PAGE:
If the FFA thought that they could endear themselves to Greek-Australian fans who are vital to the propagation and establishment of Football as an institution in this country by its actions, it should think again. It should reconsider its position not only in the light of the fact that the Greek community is a proud one that will not suffer lightly to be told by others totally ignorant of its composition how to manifest its own identity but also in the light of the fact that it is widely held that the majority of the 90,000 people that came to support Australia in the World Cup qualifier in 1997 against Iran, and in 2001 against Uruguay belonged to Australia's Greek community.
As pointed out in previous Diatribes, notably "Soccerculturalism" late last year, the FFA and the wider community cannot have it both ways. It cannot attempt to 'purge' Australian soccer of the intrinsic ethnic colour that constitutes its vertebrae and insult its fans' heritage, then expect them to all come and support the FFA's sporting endeavours. It is too much to ask an insensitive FFA to investigate the meaning of each 'wog' symbol and determine at its own discretion, the level of its potential malignancy. The FFA and other entities like it should have the perspicacity and maturity to understand that like it or not, there will always be points of controversy and debate among sections of society and that the 'ethnic' section is no exception. A blanket ban on such moot points merely serves to entrench 'opposing sides' in the trenches of their own belief and increase bitterness all around, especially considering that it is now evident that the FFA feels that it can pick and choose which ethnic symbols to suppress at will. This can only send the message to the ethnic communities that are the mainstay of support for Football in this country that while their dollars are welcome, their identities are not unless scrubbed up, re-packaged and made 'acceptable' to a self-righteous and hypocritical self-appointed mainstream. Not very friendly at all.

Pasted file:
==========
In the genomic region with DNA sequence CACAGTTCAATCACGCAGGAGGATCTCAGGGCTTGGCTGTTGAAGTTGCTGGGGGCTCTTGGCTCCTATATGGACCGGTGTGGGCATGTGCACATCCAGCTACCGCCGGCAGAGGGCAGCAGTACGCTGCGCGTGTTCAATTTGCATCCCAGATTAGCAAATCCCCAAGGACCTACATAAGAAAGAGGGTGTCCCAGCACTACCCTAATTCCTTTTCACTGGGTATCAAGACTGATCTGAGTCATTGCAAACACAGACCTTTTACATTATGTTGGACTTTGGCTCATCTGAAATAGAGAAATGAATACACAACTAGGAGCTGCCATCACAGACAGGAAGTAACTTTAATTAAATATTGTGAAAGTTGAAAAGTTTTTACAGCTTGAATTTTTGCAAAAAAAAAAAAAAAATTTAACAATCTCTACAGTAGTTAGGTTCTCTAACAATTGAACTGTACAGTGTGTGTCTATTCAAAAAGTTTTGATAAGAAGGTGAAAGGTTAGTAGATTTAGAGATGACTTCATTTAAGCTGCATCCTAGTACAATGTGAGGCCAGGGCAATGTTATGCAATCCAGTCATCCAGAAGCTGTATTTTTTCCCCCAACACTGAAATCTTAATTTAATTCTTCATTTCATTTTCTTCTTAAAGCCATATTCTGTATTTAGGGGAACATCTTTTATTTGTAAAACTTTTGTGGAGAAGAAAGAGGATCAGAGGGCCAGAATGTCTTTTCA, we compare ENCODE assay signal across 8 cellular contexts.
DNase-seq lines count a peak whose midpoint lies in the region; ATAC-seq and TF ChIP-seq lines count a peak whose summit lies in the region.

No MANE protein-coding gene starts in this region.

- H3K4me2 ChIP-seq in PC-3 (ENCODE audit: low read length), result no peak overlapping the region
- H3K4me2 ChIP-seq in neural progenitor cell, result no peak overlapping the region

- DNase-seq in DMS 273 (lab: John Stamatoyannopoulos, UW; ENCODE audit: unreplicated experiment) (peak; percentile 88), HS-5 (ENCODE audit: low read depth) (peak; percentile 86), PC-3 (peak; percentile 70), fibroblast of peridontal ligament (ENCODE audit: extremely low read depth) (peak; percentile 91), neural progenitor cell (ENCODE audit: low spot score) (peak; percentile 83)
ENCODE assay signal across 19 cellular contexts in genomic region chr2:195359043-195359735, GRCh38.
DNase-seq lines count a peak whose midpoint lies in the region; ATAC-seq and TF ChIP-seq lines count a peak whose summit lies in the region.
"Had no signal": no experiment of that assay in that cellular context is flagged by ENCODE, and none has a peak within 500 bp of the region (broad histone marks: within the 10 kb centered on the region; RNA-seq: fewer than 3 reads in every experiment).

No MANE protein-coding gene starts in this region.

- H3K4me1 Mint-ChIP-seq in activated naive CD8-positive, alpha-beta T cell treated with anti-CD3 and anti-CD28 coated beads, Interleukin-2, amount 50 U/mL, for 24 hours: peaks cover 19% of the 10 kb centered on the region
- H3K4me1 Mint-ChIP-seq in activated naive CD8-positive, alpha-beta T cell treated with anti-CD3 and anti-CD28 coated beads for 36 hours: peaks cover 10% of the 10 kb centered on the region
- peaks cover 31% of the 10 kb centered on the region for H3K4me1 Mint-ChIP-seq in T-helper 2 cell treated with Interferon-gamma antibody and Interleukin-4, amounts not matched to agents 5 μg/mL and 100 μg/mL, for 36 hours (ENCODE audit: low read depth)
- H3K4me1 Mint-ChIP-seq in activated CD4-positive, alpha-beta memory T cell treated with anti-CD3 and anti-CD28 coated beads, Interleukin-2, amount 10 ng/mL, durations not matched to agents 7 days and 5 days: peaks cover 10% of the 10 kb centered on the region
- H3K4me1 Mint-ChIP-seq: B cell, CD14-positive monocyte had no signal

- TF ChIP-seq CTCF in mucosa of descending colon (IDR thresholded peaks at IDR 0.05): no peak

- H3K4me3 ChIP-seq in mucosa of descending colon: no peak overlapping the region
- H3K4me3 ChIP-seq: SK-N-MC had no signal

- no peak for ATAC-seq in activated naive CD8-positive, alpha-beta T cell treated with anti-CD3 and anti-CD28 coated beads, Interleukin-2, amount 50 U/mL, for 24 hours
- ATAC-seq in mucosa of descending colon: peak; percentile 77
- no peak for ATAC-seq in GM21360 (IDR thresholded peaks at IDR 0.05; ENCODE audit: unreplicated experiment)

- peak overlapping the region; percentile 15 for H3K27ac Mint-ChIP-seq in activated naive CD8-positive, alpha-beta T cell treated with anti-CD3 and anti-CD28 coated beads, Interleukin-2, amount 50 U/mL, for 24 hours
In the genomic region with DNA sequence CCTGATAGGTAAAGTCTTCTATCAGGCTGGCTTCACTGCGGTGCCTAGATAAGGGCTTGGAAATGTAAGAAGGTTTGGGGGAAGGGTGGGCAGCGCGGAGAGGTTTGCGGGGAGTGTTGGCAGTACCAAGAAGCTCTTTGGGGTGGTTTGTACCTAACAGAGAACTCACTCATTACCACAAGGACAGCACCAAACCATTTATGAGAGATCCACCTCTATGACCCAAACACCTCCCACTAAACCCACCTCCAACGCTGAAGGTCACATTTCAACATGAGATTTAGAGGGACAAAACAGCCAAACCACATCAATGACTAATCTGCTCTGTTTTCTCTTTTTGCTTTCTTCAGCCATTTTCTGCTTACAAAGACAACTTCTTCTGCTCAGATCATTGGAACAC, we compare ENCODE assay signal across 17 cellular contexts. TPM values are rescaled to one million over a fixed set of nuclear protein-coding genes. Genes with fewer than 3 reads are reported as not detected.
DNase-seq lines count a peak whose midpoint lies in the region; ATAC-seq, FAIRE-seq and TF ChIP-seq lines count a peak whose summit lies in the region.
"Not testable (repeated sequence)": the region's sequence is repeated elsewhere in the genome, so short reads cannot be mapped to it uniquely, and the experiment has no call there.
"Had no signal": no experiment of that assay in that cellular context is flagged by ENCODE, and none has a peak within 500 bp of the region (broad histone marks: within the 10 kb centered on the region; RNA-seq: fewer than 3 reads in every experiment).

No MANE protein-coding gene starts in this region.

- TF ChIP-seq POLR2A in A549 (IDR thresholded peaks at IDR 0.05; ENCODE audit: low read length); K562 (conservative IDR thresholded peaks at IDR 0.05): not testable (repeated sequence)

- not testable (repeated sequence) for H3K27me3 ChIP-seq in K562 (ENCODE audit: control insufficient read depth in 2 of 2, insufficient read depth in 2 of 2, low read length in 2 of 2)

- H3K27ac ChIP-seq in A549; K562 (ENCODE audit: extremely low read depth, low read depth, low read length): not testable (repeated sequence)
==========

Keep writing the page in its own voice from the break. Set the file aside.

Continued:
Interestingly enough, a few bouts of silliness and thoughtlessness notwithstanding, most ethnic conflict in this country has been perpetrated by the ruling culture against minorities and not via intra-ethnic strife. Whatever the future of the FFA's Spectator Code of Conduct, it should serve as a rallying call to all those mired within their own complacency: the rights and privileges we have come to expect from our hosts are illusory and impermanent. Great vigilance and a greater commitment to preserving our heritage against those who would assail it are also required. This means that fans should consider what their favourite sport's administrators think of them and manifest their pride with discernment and circumspection, lest the boa constrictor of restriction chokes displays of ethnicity from the game they engendered. The command for today therefore is not to take our culture in vain, lest the angry gods of Olympus and the Titans of assimilation that lurk beneath the Tartarus of every parochial molehill, strike us down for good.

First published in NKEE on 8 May 2006